Drone Inspection Of Solar Panels
A drone could be a new , great solution for the inspection of solar farms. A quadcopter has high payload, so it will be able to carry a payload of a thermal imaging camera and a secondary RGB camera.
The United Arab Emirates is rapidly becoming a global provider of renewable energy solutions, through initiatives such as Masdar City Solar Photovoltaic, The Mohammed bin Rashid Al Maktoum Solar Park and partnering with New Zealand to boost solar power in Solomon Islands.
The substantial increase in renewable energy consumption has led to a proportional rise in the demand and implementation of solar farms. However, difficulty in maintenance of solar panels is slowing the development of such projects. If the inspection is made easy and frequent with the use of UAVs, the solar energy investments will rapidly increase.
Inspection and maintenance is an exceedingly time-consuming task. Thus, any conventional inspection activity is strenuous, resource intensive and physically taxing.
Implementation of a UAV would translate to a substantial replacement of manpower with a more effective and efficient technology. This will also increase inspection rates, which will eventually result in a higher power output as the solar panels can be easily maintained during the night after collecting the data.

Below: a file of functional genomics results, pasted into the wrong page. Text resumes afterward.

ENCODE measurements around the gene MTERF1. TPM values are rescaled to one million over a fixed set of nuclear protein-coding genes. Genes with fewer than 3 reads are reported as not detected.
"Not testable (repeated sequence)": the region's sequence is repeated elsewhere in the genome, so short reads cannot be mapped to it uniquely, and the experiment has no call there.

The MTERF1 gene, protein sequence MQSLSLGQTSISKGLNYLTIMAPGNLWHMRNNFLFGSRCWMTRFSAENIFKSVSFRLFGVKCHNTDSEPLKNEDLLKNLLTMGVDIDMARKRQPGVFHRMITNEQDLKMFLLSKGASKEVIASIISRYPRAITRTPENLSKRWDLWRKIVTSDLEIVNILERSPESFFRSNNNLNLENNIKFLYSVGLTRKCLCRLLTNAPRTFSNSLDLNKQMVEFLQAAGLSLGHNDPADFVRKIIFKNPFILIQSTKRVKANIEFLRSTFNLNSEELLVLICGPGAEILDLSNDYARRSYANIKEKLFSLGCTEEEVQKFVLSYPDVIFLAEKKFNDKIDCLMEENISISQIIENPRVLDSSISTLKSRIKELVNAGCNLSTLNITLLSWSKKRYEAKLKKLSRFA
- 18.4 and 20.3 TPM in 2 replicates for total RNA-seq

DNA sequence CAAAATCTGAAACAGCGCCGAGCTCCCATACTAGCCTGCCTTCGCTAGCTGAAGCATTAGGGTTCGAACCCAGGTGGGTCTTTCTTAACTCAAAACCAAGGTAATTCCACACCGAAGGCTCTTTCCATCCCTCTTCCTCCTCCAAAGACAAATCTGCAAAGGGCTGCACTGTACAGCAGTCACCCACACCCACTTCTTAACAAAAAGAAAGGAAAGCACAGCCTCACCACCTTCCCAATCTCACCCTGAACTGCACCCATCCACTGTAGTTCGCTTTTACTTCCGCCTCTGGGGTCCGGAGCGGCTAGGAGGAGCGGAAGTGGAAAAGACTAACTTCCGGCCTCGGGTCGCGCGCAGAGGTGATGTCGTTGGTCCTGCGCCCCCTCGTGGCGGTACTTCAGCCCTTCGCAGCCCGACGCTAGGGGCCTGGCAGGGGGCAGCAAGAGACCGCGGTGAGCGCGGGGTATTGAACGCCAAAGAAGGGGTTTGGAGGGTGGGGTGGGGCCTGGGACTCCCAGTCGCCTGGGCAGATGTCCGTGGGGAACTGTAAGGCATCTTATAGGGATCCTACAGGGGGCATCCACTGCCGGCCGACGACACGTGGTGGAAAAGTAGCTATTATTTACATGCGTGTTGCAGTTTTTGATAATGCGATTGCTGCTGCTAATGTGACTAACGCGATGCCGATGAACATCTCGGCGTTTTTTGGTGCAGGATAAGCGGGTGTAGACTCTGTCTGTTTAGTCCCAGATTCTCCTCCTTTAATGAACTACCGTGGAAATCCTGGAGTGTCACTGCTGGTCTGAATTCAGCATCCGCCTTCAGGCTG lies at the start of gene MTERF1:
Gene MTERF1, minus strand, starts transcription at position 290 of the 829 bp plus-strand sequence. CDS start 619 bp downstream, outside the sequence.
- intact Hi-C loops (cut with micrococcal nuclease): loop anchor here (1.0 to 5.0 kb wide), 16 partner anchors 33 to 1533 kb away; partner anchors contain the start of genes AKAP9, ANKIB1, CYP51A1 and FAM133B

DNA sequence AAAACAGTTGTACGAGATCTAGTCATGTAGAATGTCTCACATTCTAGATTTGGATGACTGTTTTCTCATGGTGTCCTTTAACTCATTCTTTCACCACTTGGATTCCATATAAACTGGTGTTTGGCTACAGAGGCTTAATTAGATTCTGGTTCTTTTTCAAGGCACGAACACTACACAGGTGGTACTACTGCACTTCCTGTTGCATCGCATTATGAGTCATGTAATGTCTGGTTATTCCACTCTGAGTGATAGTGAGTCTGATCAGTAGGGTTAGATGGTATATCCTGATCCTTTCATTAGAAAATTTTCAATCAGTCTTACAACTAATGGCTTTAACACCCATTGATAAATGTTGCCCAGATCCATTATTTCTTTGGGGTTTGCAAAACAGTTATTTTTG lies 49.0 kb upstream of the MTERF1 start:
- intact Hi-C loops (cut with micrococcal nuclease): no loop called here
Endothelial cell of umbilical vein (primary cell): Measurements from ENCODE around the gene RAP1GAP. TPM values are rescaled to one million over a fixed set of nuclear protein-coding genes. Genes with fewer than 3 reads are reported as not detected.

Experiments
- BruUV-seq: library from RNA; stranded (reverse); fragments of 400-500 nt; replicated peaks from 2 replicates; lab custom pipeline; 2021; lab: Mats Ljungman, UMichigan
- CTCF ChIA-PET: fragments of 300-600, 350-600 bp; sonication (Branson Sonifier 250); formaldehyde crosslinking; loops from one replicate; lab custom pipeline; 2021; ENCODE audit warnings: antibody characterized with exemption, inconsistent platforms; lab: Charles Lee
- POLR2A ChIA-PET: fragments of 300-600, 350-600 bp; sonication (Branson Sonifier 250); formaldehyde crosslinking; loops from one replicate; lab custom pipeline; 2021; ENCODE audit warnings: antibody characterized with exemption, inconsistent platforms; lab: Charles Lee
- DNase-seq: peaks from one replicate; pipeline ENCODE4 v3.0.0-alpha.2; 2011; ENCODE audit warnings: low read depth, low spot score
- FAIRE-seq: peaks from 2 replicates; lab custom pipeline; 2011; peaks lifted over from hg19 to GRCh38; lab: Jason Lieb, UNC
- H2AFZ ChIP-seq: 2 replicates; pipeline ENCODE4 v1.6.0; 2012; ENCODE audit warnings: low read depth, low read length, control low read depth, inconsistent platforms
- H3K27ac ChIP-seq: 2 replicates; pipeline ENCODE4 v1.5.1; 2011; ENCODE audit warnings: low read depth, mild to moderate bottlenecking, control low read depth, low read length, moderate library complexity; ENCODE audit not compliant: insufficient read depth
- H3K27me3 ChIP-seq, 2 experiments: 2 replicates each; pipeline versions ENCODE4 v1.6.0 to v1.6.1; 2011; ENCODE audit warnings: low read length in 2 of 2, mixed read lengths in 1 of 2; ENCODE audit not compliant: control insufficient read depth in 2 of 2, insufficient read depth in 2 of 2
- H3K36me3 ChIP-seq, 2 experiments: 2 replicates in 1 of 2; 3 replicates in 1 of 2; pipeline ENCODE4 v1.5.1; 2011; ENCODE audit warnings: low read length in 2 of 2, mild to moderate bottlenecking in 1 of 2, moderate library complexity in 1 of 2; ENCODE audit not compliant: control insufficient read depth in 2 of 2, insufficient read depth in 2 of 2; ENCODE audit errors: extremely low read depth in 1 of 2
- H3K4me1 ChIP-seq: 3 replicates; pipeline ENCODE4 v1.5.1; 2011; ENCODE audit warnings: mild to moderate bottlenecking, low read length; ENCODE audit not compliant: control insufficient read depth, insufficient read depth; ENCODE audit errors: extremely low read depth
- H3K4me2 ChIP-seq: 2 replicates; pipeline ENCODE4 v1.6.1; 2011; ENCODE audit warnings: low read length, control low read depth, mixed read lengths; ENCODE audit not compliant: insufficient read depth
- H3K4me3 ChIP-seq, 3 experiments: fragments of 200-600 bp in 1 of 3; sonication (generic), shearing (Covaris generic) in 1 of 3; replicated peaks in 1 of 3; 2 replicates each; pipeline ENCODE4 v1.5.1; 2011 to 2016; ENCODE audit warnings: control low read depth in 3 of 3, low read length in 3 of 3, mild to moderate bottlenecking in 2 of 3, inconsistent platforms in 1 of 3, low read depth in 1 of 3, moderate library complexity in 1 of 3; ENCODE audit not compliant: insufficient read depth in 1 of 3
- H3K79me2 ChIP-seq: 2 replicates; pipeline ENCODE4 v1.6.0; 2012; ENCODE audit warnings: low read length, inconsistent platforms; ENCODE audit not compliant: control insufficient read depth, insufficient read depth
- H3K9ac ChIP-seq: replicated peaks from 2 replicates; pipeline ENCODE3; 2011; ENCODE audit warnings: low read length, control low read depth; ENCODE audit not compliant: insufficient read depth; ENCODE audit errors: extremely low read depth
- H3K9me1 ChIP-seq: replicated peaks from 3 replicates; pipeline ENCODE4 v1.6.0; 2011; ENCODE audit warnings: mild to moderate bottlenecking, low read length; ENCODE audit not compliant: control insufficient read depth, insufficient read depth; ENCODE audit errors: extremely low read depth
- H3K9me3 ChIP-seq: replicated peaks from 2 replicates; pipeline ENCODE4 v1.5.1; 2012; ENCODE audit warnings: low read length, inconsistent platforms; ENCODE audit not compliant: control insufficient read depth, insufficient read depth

A thermal imaging camera is mounted on the frame via a 3-axis Gimbal so that stabilized images of the panels can be captured in windy and adverse environments. An RGB camera is attached to give a live video feed back to the ground station to monitor the mission and also act as the FPV (First Person View) for the pilot in case of manual flight/override.
The UAV uses Pixhawk from 3DR as its Autopilot and Stability Augmentation System. A dedicated GPS module is mounted on the quadcopter, allowing it to carry out ‘Way point navigation’ missions autonomously.
The drone would take off from the control station and then fly along a pre-planned route using GPS waypoint navigation. It would hover over each panel to capture an image, which would be simultaneously geo-tagged and stored on-board. These images would later be analysed for ‘Hot Spots’, which are areas of abnormal temperature, higher than the operating point for the panels.
The UAV is designed to be robust with multiple backups and redundancies to ensure maximum safety. Features like geo-fencing, return to home and human operated kill-switch will ensure the safety of its surroundings.
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